How to Protect Kids from Toxins in the Home

Every editorial product is independently selected, though we may be compensated or receive an affiliate commission if you buy something through our links. Ratings and prices are accurate and items are in stock as of time of publication.

Accidental poisoning is a leading cause of harm in children, sending more than 65,000 kids under the age of five to the emergency room every year. And where do 90 percent of these poisonings occur? In the home.

Unfortunately, our kitchens, bathrooms, garages and backyards are full of chemicals and substances that are poisonous to kids, and often for adults, too. This is National Poison Prevention Week, which means it’s time to take a closer look at common — and less common — household toxins and how to keep them away from our kids.

Most Dangerous Household Poisons for Kids

The list of dangerous products commonly found in households is shockingly long. It includes items we use every day, as well as objects we take for granted as safe that often aren’t. Here are the top offenders, according to the National Capital Poison Control Center:

  • Medications, prescription and over-the-counter, plus vitamins and supplements.
  • Cleaning products, especially corrosives like drain openers, rust removers and oven cleaners, as well as laundry pods.
  • Cosmetics and personal care products, including nail polish and polish remover, hair dye and toothpaste.
  • Hydrocarbons, which include gasoline, motor oil, lighter fluid, furniture polish and other flammables.
  • Pesticides, many of which can cause harm when inhaled or absorbed through the skin.
  • Antifreeze and windshield washer fluid, both of which can cause serious injury and death.

Some other items may seem innocuous, but can be just as harmful — and tempting — to small children:

  • Liquid nicotine is sold in colorful packages and is often fruit- or candy-flavored. Ingesting just a small amount can kill a young child.
  • Button batteries, like those used in watches and small handheld electronic objects.
  • Toxic plants and mushrooms. Plants may be ornamentals in your garden, and toxic mushrooms can pop up in the yard.
  • Alcohol, not just in adult beverages but in mouthwash, astringents and hair products.
  • Creams and ointments, such as teething gel, sunscreen and hydrocortisone.

How to Safeguard Kids From Home Toxins

For parents, grandparents or anyone who frequently has small children in their home, safeguarding kids from household poisons demands vigilance — and requires you to think like a child. Consider what items are colorful, smell good, look edible or might otherwise be interesting to a small child. The U.S. Consumer Product Safety Commission (CPSC) offers the following tips for child-proofing your home:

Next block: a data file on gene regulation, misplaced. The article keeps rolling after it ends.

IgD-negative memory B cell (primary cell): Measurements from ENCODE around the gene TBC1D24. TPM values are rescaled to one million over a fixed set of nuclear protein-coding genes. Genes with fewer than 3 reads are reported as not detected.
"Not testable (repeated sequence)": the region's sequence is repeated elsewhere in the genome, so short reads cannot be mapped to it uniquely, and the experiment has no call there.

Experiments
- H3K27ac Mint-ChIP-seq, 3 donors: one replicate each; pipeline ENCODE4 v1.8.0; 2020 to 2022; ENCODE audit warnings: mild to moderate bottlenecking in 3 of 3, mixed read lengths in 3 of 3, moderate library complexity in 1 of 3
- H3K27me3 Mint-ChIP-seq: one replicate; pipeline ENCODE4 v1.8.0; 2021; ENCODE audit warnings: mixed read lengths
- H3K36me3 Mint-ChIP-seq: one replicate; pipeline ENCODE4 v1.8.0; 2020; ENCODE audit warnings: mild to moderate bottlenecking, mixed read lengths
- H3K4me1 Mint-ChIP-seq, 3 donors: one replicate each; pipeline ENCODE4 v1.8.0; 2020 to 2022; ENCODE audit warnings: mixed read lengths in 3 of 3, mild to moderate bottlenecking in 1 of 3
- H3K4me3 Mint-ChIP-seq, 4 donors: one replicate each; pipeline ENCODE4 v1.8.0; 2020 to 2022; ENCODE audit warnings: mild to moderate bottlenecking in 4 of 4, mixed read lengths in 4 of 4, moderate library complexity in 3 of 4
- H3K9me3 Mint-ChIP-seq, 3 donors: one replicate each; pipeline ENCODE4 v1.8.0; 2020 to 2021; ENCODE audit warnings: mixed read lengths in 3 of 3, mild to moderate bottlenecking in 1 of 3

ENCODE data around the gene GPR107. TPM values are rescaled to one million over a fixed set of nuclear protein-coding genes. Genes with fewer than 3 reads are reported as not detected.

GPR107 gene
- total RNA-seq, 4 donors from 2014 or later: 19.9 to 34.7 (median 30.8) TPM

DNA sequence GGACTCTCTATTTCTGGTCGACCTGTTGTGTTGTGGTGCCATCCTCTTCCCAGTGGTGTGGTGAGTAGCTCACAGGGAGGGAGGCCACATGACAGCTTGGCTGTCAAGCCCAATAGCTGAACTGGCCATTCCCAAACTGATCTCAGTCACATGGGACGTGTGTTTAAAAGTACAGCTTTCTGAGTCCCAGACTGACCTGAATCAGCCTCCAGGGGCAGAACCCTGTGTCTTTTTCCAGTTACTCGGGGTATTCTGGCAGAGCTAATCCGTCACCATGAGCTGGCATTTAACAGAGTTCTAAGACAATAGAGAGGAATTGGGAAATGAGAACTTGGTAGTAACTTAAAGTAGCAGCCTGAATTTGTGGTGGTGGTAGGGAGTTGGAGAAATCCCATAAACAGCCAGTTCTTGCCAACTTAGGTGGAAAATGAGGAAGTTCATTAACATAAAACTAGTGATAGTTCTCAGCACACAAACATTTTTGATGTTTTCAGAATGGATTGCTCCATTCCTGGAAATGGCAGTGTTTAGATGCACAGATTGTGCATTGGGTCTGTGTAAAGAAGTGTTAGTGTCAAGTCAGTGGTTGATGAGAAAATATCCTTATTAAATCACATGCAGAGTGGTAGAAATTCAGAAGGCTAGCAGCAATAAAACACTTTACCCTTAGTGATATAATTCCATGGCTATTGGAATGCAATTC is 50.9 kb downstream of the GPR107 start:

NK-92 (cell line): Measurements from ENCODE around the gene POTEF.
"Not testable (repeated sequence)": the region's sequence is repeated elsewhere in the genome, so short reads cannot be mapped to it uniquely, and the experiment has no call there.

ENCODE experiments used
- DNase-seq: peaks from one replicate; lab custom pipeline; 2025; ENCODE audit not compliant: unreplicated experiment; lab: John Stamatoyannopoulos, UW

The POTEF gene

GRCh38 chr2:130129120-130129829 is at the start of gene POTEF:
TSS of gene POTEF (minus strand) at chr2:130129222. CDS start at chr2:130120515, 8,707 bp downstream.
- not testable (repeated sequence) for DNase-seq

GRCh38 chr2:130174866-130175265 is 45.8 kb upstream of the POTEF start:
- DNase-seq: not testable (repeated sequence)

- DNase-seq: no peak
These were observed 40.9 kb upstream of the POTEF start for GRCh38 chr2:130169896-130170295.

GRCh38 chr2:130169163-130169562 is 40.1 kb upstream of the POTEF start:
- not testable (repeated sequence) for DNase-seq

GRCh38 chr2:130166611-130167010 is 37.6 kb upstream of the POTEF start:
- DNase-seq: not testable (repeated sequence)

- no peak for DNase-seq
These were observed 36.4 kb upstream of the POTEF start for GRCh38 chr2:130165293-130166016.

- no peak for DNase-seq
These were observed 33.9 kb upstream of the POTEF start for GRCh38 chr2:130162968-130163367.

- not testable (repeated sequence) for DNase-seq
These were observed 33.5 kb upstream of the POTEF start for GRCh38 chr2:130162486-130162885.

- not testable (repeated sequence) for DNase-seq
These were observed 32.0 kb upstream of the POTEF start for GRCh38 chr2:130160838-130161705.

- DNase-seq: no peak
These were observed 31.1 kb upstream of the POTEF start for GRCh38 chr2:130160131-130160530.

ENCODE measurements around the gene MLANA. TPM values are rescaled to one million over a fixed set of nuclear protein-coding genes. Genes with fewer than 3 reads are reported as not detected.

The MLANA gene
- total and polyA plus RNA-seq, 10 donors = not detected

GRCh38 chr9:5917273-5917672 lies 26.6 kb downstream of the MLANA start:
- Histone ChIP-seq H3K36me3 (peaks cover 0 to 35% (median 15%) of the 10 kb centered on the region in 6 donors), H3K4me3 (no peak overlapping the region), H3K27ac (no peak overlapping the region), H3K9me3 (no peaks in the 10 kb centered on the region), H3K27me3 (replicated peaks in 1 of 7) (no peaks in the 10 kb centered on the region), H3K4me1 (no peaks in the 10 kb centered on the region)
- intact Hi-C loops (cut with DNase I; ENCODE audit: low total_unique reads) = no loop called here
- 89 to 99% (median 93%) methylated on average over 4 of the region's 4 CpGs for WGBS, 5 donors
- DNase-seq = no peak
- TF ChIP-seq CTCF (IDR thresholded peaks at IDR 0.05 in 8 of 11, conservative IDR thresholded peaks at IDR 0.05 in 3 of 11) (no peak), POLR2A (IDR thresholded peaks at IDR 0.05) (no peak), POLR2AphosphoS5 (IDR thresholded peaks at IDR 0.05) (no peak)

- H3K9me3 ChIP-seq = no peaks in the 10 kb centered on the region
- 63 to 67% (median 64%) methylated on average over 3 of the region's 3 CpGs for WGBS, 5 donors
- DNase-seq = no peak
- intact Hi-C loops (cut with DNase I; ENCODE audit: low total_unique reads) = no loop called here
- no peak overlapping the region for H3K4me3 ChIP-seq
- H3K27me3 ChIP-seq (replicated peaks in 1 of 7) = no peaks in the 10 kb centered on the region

• Medicines. Keep medicines in their original, childproof containers and out of reach of small children. If vitamins and supplements, including bags or jars of powdered supplements, are not in child-proof containers, keep them well out of reach of children. Consider a locking pill case for medications and any other tablets or capsules. Properly and promptly dispose of expired or unused medications. When your child watches you take medication, be sure not to refer to it as candy, treats or anything else that might be tempting to a little one.
  • Cleaning products. If your household is like most, there are cleaning products under the kitchen sink, in a bathroom cabinet or at floor level in a pantry. Because it’s not always practical to keep these items up out of a child’s reach, use safety locks or latches so curious kids can’t get at these toxic products. The same goes for laundry products — especially those colorful detergent pods.
  • Batteries. It’s way too easy for little kids to swallow one of those coin-sized batteries, and parents might not even realize they’ve done so. Because remote controls are often within reach of children, make sure they have screw closures. Failing that, keep them — and any other items with accessible batteries — up and out of reach. At the least, seal the battery compartment closed with duct tape.
  • Liquid nicotine. By law, liquid nicotine has to be sold in child-proof packaging. The CPSC says to leave it in that packaging when it’s not in use, and keep the bottles or cartridges far out of the reach of anyone underage. Remember that e-cigs and vape pins emit chemicals that can be dangerous to kids, so avoid using them around children.

Additional Preventive Measures

Here are some other precautions to keep dangerous substances and items out of the mouths of babes:

In the garage

  • Store tightly sealed pesticides on high shelves, well out of reach of children (and pets).
  • Store gas, oil and other flammables, as well as automotive supplies, in their appropriate containers, with lids tightly sealed or screwed shut.

In the garden

  • Before buying ornamental plants, do a little research on their toxicity. If they’re toxic to humans or pets, find an alternative.
  • Check your yard periodically and remove mushrooms or other fungi.

In the bathroom

  • Keep anything remotely toxic up high and out of reach, or invest in cabinet locks. If your kids like to play with your cosmetics, give them a few makeup brushes and some of your almost-used-up makeup to play with. Anything from Physicians Formula or Bare Minerals is safe for kids.

Call for help

  • Keep the National Poison Help Line number (800-222-1222) on the refrigerator and saved on your phone. It will connect you with your local poison control center.